Point Dume is made all the more perfect by a little hidden cove which can only be accessed by a steep cliff side staircase that forks off from the trail. Once I stepped off the last stair and looked out before me at the semi-rocky beach, I was aware of being in another place entirely. No car horns, no cell phones, no evidence that there was or ever had been anything on the other side of the cliffs.

We spent a few good hours picnicking on our beach blankets, semi-napping to the rhythmic whoosh-shaa of the waves, and doing a little people watching among the few visitors (almost half of whom were surfers) who also recognized that a little effort can go a long way when it comes to finding a nice peaceful bit of seashore.

Nora and I also enjoyed the privileges of watching a couple seals ride the waves very close to the shore and of guessing whether the sleek fins cycling in and out of the water in the distance belonged to dolphins or whales.

We left around 3:30 p.m., and while we didn't catch the sunset (which I'm sure is amazing), we did hike back in time to see the impossibly endless sea glittered with the reflection of the low afternoon sun.

It was an accidentally meditative day.

What I Missed

Rumor has it, you can do some White Whale watching at a deck along the trail in the late winter months. I will definitely be back to give it a go, even if I can't find someone crazy enough to sit by the ocean with me in January.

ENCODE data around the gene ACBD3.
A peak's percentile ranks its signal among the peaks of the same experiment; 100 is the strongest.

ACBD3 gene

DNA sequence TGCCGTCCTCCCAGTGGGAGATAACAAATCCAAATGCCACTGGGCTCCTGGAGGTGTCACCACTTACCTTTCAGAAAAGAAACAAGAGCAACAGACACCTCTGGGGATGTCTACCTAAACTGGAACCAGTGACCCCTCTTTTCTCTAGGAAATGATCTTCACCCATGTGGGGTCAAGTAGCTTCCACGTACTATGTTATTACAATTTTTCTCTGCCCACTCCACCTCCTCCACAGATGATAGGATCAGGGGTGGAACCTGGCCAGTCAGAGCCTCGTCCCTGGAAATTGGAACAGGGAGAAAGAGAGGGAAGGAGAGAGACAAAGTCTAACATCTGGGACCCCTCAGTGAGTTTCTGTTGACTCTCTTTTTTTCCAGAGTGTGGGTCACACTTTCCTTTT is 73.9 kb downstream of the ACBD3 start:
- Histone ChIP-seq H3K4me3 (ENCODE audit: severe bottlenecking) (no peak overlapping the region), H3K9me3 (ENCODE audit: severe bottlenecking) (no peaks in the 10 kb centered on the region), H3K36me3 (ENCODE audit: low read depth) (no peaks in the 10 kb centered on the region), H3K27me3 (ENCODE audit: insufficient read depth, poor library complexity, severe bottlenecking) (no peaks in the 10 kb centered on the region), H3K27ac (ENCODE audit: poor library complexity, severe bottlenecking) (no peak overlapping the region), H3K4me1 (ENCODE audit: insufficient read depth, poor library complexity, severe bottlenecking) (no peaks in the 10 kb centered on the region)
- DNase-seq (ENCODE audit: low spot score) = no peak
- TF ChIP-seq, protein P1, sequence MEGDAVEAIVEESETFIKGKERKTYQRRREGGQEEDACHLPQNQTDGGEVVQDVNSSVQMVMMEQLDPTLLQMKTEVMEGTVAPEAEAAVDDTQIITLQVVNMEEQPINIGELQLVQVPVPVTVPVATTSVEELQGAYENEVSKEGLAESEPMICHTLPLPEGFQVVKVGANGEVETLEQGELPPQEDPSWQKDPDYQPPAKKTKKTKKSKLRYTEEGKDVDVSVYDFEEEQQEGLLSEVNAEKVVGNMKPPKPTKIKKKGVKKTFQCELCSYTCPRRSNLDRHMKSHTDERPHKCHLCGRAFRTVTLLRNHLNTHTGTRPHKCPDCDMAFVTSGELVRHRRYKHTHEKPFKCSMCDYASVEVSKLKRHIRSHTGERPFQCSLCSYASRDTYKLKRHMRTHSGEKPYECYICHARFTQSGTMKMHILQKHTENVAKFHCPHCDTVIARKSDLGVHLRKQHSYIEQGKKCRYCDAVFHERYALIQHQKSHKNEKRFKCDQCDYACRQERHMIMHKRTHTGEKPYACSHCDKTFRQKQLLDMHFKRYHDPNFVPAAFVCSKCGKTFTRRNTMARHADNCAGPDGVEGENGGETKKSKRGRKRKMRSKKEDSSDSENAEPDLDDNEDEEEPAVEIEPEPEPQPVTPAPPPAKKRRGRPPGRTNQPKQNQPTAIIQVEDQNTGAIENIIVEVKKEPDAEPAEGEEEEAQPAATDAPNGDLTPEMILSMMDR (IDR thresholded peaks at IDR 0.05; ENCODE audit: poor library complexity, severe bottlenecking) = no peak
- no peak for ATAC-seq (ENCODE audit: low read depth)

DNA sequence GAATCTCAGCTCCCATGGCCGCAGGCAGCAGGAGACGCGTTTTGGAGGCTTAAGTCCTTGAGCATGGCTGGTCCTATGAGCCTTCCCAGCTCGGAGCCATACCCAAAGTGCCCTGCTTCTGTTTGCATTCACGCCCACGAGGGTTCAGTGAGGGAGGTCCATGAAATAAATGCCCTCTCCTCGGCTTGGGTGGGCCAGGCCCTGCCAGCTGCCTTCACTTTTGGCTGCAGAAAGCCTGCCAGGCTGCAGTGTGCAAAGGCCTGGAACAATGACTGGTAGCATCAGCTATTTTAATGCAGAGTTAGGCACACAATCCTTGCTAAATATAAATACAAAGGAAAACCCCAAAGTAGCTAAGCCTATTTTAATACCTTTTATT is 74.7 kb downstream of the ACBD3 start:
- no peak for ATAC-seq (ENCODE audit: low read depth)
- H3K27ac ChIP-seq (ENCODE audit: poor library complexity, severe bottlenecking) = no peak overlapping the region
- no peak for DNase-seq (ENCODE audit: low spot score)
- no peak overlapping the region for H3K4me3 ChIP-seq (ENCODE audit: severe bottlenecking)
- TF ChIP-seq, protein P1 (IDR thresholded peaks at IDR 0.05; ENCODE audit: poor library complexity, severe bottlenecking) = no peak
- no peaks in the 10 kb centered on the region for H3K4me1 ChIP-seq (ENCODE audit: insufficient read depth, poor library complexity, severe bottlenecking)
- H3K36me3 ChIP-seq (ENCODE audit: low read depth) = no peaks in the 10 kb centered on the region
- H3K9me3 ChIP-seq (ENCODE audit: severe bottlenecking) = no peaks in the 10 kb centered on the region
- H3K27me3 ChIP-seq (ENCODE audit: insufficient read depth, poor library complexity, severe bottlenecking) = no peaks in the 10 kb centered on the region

Paradise Cove
Paradise Cove is one of the more popular quiet beaches in LA (if that makes sense). I'd like to see it to see it one of these days, and I believe it can be reached (or at least approached) by the same trail. I'm in no great rush, however, as I have heard it paired with words such as "celebrity" and "elite."


Nora and I made this visit in the late morning hours, and were at the beach from about noon to 3:30. My brother and his girl made their visit in the late afternoon/early evening (but on a different day), and the tide was too high to safely enjoy the beach. If you want to be sure you can fully enjoy the cove, check out the tide forecast for Point Dume here.

Monday, June 8, 2009

Great Wall of Los Angeles

What: The Great Wall of Los Angeles